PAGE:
“How old are you?” asks Marco, the one-night stand who is, at most, half her age. “Your real age?” And then, as an even clumsier post-coital afterthought, he observes “you must have been stunning.”
She sure was. And is. And the answer to his question is 70. That’s what all the film reference books say about actress Catherine Deneuve. That’s what Bob Simon affirmed in his fawning and none-too-revealing portrait of Deneuve on “CBS Sunday Morning” last week.
Her face is still captivating by any assay. All through the generically and wretchedly titled road movie, “On My Way,” the camera of writer/director Emmanuelle Bercot fills the screen with Deneuve’s face.
If it were your movie, you probably would too. Believe me, neither the director nor her star is trying to convince you that she’s younger than she is. That’s why her clumsy lover-for-a-night so unchivalrously calls attention to the elephant in any room where Bercot’s film will be shown. There’s a mature woman’s puffiness to Deneuve’s face and no effort is made in this French film to fool you into thinking that her body is the sylphlike body of her 22-year-old self. These are Deneuve’s Simone Signoret years.
Leave it to the French to imply that youth worship, American style, is probably for fools.
But, as her grown daughter puts it bluntly to Deneuve in the film, “you’ll be beautiful in your coffin.”
What commands the film about Deneuve’s face in “On My Way,” though, is her ability as an actress. It’s all those wonderfully, delightfully revealing micro-expressions that pass across her face as an unhappy woman who leaves the restaurant she runs for a drive around the block and never comes back.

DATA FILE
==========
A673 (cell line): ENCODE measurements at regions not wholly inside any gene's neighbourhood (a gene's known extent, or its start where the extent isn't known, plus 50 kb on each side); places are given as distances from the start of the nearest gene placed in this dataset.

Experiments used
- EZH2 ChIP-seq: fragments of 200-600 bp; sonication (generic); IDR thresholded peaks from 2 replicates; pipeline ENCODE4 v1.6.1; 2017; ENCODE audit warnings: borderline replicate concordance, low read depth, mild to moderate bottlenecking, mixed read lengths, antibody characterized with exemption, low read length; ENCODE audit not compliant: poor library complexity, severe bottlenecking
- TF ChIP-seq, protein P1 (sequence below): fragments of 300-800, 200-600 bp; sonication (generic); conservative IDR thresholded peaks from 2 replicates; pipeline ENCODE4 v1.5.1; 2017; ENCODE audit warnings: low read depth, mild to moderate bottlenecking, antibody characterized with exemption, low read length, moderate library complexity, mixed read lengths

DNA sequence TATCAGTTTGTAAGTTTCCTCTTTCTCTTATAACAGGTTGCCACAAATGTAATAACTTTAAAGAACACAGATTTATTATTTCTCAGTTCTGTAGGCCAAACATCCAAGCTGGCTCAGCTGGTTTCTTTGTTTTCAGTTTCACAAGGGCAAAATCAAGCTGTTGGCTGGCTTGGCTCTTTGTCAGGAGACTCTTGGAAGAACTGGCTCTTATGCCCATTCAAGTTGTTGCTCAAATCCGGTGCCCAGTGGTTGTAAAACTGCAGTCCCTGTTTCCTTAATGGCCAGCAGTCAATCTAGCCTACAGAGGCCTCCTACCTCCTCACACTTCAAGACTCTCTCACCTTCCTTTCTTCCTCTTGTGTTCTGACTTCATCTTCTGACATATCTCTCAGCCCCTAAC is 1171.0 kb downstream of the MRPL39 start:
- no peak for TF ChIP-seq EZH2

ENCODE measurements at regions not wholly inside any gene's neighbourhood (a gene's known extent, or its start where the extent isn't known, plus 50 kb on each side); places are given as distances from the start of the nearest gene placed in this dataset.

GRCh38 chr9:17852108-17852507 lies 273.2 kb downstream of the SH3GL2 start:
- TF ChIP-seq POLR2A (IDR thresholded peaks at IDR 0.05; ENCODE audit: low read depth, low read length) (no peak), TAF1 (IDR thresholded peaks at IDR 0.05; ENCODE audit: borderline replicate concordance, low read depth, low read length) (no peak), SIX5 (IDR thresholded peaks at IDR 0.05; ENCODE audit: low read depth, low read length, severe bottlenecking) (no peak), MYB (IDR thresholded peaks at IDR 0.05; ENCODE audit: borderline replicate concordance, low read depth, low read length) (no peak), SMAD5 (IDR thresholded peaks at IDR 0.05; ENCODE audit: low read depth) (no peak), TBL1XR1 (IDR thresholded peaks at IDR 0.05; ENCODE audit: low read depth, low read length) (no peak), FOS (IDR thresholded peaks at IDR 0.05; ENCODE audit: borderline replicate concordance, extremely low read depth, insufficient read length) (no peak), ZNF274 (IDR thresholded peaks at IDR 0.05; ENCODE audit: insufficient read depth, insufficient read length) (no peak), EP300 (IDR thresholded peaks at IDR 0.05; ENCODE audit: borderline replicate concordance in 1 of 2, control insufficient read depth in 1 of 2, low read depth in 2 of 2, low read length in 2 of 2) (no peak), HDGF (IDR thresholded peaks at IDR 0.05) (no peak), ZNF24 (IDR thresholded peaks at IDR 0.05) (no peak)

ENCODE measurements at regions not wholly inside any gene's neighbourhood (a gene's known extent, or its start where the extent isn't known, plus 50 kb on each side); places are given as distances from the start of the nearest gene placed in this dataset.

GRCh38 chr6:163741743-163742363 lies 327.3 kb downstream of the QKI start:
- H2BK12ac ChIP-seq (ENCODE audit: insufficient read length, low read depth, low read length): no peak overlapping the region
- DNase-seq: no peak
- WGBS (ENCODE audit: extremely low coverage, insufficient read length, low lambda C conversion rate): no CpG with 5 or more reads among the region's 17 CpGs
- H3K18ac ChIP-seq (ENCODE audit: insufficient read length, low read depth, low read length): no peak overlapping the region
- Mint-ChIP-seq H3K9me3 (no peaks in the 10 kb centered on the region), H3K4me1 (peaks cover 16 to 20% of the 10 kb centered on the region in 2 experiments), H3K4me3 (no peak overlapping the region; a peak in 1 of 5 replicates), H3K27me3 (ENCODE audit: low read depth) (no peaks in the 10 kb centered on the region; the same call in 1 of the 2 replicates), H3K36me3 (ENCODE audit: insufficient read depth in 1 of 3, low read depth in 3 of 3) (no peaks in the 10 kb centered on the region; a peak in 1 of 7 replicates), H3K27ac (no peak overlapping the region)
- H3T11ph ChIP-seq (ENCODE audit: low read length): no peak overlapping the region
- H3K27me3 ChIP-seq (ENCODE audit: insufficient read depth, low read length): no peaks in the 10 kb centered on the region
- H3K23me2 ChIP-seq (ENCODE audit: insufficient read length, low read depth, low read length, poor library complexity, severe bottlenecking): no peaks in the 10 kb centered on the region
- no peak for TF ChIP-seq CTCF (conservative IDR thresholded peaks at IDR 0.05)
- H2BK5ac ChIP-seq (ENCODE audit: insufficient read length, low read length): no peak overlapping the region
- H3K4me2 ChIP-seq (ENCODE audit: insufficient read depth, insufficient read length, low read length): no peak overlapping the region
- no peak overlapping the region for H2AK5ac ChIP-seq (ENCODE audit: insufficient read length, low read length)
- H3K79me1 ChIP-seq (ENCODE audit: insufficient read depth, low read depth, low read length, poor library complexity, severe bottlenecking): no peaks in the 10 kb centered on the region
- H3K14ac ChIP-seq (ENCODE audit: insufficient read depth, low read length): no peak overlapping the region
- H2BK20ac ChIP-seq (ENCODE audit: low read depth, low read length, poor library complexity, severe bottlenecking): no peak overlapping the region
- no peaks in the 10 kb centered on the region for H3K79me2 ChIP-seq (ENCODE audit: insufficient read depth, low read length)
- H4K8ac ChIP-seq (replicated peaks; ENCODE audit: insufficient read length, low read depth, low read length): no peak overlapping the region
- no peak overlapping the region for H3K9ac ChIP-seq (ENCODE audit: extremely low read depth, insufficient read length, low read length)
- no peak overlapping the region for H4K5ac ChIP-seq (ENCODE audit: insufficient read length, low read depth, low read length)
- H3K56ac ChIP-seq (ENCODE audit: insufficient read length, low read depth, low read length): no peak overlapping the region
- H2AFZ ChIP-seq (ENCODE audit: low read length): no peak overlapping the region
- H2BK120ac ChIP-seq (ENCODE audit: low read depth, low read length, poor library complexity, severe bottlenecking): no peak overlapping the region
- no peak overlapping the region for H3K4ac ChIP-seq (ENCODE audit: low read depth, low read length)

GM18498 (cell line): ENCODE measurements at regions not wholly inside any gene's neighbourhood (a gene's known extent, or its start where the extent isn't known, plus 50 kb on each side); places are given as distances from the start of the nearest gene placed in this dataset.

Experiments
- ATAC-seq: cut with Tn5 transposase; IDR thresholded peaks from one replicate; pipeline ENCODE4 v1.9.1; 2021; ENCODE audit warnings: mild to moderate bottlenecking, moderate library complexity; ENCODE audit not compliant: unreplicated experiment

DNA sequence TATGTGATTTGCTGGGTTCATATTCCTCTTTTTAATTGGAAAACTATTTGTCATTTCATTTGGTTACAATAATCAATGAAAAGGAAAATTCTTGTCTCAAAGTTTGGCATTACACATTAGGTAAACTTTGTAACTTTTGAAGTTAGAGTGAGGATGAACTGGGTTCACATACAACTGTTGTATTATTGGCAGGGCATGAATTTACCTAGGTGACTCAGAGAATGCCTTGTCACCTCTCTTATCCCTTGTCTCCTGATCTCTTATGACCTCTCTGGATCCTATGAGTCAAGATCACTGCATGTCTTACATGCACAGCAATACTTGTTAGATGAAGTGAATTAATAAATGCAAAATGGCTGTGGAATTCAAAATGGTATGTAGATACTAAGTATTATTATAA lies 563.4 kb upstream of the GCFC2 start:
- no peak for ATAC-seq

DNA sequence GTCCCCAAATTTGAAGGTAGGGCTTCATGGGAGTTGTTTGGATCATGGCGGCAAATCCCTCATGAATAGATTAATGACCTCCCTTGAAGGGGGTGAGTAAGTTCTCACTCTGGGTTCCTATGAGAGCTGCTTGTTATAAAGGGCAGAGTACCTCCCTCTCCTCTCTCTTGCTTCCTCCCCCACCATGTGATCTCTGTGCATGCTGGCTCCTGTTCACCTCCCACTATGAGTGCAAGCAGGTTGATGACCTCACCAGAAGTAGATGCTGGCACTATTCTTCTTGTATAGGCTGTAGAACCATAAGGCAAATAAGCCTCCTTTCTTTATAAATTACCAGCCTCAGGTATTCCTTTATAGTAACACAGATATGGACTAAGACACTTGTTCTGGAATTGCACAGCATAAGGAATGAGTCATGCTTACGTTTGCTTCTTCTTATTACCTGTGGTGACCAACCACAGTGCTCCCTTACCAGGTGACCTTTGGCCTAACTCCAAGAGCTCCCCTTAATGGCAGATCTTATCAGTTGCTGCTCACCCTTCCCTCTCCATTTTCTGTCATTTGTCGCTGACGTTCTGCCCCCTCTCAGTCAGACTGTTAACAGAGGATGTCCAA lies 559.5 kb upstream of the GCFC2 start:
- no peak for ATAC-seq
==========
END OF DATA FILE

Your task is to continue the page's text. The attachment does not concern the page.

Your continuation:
It’s Deneuve the great film actress that’s the most important thing about “On My Way” and makes it the charmer that it is. A major film it isn’t. But because it’s French (with English subtitles) it almost completely avoids the more egregious kinds of sentimentality that could have afflicted it in America.
It’s hugely likable all the way. And that’s because Deneuve the actress is. It’s not Deneuve the beauty that ravishes the screen, it’s Deneuve the actress fleetingly registering embarrassment, confusion, amusement, contempt and unexpected delight in everything she encounters on the road.
Most importantly, halfway through, that means her 11-year-old grandson, who’s a bit of a brat in her company. He steals a pair of sunglasses from a gas station and runs away from her when she forgets how sensitive kids can be and lets her impatience with him come out a bit too forcefully.
There’s very little to this movie really – an older woman with both romantic and business disappointments goes for a ride to clear her head and never comes back. She’s a serious smoker and keeps going farther afield to buy a pack of smokes. In a delightful scene, a very old guy on the road ever-so-slowly and painstakingly tries to roll her one.
The movie is full of little off-the-wall vignettes of that sort – the roadhouse dart contest where she chugs beers with the local “girls” and is picked up by the clumsy local Lothario, Marco. And the furniture store whose night watchman lets her sack out on a couch whose price has been marked down.
The big set pieces are the Miss France 1969 reunion for a calendar photo and the final meeting with her grandson’s paternal grandfather whom she’s never met. He’s a rural French pol about to be thrown out of office but invited into her surprisingly busy bed.
The writer/director has an obvious affection for French film beauties of an earlier era. Not only is Deneuve her star, but the most appealing and maternal of the 1969 contest winners is played by Mylene Demongeot, the onetime French sex symbol who also seems to have had a career renaissance in her 70s.
By the time you get to four generations of one family singing the same silly family favorite, you’re perfectly content that “On My Way” saw absolutely no need to be anything other than the supremely likable thing that it is.
ON MY WAY
Starring: Catherine Deneuve, Nemo Schiffman, Mylene Demongeot
Director: Emmanuelle Bercot
Running time: 113 minutes
Rating: Unrated, but PG-13 equivalent for well-draped sex and some language.
The Lowdown: A troubled, mature woman goes on the road and reunites with her estranged daughter and grandson. In French with subtitles.